COLUMBUS (AP) — Libertarian presidential nominee Gary Johnson can appear on Ohio ballots this fall as long as the candidate he’s replacing has met certain signature requirements, the state’s elections chief said Monday.
Libertarians submitted thousands of signatures last week on behalf of Charlie Earl, who unsuccessfully ran for Ohio governor in 2014. They had said Earl was just a stand-in who would be replaced with Johnson and his running mate.
On Monday, Libertarians filed the paperwork to make the name-swap official.
Jon Husted, Ohio’s Republican Secretary of State, said he intends to allow the switch, as long as elections boards can validate at least 5,000 signatures from Earl’s petitions. Local elections officials have a Friday deadline to verify those signors.
“The law being unclear, Secretary Husted believes the spirit of ballot access should prevail,” his office said in a statement Monday.
Whether Johnson’s successful in getting on the ballot could make a difference to Republicans, particularly the fortunes of GOP presidential nominee Donald Trump, who is in a close race in the state with Democrat Hillary Clinton. Johnson could complicate the Ohio race for Trump if conservatives who want a smaller government want a choice other than the celebrity billionaire.
Libertarians are not recognized as a political party in Ohio, so activists sought to collect enough signatures to get Johnson on the ballot by way of a process for independent candidates.
It had been uncertain whether the Libertarians could switch the candidates.
Ohio law does not explicitly say whether a candidate can withdraw from the ballot and be replaced by another before his or her candidacy is validated, according to Husted’s office.
But Libertarians say its presidential tickets have used the practice in the past, most recently in 2004.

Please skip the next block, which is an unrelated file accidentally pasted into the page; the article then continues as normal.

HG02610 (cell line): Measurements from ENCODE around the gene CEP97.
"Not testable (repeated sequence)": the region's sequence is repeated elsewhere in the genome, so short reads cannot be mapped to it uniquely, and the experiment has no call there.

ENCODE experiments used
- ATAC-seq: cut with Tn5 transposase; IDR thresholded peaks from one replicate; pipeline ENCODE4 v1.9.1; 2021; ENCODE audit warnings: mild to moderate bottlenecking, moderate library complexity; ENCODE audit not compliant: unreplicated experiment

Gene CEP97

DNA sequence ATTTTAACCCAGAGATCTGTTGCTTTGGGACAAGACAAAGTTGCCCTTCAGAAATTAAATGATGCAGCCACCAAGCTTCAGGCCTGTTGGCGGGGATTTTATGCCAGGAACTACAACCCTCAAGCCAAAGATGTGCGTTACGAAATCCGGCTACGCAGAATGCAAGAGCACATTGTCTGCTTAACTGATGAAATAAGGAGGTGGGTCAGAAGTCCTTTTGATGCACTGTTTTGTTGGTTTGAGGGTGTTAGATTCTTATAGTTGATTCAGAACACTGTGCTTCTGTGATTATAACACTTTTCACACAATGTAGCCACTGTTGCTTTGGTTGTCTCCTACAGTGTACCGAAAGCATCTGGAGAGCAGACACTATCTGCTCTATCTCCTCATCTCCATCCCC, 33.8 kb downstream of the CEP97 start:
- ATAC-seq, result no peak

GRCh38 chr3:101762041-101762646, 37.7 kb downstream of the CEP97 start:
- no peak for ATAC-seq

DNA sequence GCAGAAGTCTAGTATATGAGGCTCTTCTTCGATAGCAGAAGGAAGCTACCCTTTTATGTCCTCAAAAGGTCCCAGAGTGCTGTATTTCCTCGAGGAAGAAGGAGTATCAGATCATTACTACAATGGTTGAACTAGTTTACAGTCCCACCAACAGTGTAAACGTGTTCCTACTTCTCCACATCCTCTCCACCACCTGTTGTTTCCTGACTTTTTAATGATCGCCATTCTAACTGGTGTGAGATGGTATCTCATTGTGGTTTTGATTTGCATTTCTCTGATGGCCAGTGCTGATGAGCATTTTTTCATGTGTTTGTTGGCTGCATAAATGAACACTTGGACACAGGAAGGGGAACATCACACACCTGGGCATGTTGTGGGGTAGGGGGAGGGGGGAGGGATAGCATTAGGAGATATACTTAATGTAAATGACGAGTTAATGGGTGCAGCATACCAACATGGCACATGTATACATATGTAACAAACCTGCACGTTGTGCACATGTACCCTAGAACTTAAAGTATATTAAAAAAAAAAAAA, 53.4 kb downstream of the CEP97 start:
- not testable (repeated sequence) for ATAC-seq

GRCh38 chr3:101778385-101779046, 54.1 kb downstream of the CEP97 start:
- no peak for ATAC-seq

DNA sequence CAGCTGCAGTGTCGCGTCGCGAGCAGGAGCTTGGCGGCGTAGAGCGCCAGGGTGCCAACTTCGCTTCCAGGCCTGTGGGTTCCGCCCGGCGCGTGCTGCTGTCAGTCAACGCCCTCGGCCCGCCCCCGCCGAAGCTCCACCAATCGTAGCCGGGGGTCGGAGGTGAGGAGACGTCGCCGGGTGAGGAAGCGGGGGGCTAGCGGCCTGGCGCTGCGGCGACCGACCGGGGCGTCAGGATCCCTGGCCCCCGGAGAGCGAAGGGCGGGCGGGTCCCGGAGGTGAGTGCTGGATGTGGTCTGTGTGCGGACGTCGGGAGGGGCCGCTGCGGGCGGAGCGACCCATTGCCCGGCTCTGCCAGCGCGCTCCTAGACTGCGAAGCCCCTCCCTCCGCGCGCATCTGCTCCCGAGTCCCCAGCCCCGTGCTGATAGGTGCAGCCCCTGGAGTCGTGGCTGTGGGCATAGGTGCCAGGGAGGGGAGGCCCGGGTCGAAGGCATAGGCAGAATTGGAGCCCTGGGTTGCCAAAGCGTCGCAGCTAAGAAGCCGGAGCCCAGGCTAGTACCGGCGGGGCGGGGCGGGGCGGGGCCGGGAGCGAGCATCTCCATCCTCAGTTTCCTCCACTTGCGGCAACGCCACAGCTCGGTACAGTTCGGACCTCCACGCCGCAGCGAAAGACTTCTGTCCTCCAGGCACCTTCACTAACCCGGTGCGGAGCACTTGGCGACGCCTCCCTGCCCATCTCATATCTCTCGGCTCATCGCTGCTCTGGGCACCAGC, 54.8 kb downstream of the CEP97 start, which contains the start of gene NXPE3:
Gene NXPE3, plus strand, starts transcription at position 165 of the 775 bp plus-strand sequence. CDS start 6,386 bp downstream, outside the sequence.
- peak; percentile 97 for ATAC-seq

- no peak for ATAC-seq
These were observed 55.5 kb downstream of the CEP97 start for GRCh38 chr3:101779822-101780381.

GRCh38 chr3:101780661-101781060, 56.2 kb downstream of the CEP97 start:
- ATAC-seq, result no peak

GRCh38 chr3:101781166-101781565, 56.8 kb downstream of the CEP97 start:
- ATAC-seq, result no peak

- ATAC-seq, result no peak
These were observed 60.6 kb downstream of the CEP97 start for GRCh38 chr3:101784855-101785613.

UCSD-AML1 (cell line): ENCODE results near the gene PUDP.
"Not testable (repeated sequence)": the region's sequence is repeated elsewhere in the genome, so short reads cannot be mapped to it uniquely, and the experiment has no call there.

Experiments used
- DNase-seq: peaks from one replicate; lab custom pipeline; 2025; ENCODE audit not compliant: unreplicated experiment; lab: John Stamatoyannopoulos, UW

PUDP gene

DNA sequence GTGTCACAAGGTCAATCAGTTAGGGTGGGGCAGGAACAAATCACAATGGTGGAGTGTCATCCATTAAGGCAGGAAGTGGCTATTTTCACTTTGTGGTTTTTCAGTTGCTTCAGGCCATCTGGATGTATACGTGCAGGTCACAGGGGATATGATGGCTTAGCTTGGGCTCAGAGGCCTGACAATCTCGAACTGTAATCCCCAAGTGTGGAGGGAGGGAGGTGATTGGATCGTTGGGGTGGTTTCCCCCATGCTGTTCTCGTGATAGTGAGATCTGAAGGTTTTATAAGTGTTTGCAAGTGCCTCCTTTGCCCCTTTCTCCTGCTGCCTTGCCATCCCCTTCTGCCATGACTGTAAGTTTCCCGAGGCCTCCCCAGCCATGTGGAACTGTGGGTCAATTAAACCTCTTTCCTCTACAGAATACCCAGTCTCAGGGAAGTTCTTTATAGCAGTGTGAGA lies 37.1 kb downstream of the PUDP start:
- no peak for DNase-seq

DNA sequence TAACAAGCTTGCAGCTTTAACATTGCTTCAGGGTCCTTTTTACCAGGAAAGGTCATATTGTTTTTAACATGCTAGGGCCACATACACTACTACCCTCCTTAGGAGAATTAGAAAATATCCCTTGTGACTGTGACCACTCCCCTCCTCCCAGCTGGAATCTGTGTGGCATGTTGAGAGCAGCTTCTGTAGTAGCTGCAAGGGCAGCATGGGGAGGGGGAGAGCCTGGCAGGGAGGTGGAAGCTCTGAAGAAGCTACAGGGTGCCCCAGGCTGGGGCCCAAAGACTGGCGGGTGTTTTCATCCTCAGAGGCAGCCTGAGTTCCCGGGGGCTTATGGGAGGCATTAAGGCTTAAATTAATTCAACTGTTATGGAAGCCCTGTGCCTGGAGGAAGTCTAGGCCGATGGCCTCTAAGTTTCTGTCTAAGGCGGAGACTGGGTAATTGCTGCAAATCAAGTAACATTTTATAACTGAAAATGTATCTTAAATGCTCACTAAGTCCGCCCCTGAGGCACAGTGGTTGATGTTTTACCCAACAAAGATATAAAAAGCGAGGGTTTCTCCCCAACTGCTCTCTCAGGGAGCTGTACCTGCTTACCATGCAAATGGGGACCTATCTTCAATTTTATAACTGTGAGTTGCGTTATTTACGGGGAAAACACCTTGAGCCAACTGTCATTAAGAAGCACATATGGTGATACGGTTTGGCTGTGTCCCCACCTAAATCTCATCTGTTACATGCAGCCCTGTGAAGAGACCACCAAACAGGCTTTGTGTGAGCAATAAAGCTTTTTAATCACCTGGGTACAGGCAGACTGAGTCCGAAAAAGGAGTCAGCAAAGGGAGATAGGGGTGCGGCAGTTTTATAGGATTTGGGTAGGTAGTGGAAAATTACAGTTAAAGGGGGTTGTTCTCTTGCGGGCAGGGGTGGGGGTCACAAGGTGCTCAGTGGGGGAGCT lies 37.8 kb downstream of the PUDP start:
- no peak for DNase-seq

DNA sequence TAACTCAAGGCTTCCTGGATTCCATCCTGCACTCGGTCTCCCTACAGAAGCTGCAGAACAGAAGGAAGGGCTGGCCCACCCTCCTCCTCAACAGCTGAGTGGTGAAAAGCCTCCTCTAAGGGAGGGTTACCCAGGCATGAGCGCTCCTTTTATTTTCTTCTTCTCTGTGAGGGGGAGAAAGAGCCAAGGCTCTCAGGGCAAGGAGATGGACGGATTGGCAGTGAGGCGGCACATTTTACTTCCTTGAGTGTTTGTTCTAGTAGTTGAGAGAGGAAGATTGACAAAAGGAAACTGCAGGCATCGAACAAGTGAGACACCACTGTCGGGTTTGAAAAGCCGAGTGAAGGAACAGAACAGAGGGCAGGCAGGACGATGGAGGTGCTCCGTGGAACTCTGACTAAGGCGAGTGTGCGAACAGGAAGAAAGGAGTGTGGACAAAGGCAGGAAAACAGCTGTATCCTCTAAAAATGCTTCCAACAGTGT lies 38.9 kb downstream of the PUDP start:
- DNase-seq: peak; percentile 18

“Because of this story, voters across the country have become even more aware of Ohio’s anti-voter policies, and we’ve been raising money hand-over-fist all week,” said Aaron Keith Harris, a spokesman for the Libertarian Party of Ohio.
Such stand-in candidates are not uncommon, given the various petition deadlines and ballot access rules across states, says Carla Howell, the national Libertarian Party’s political director. She said she’s a placeholder in four states.
If Johnson and running mate William Weld make the Ohio ballot, they’ll appear without the party’s label.
Ohio’s Republican-led state legislature passed tougher rules for minor political parties in 2013, as the GOP faced growing competition from the tea party.
Libertarians have fought the changes in state and federal court for years. They maintain the law effectively eliminated all minor-party candidates from 2014 primary ballots and unfairly disadvantaged third parties going forward.
Green Party presidential candidate Jill Stein and running mate Ajamu Baraka are set appear on Ohio’s ballot with their party’s affiliation.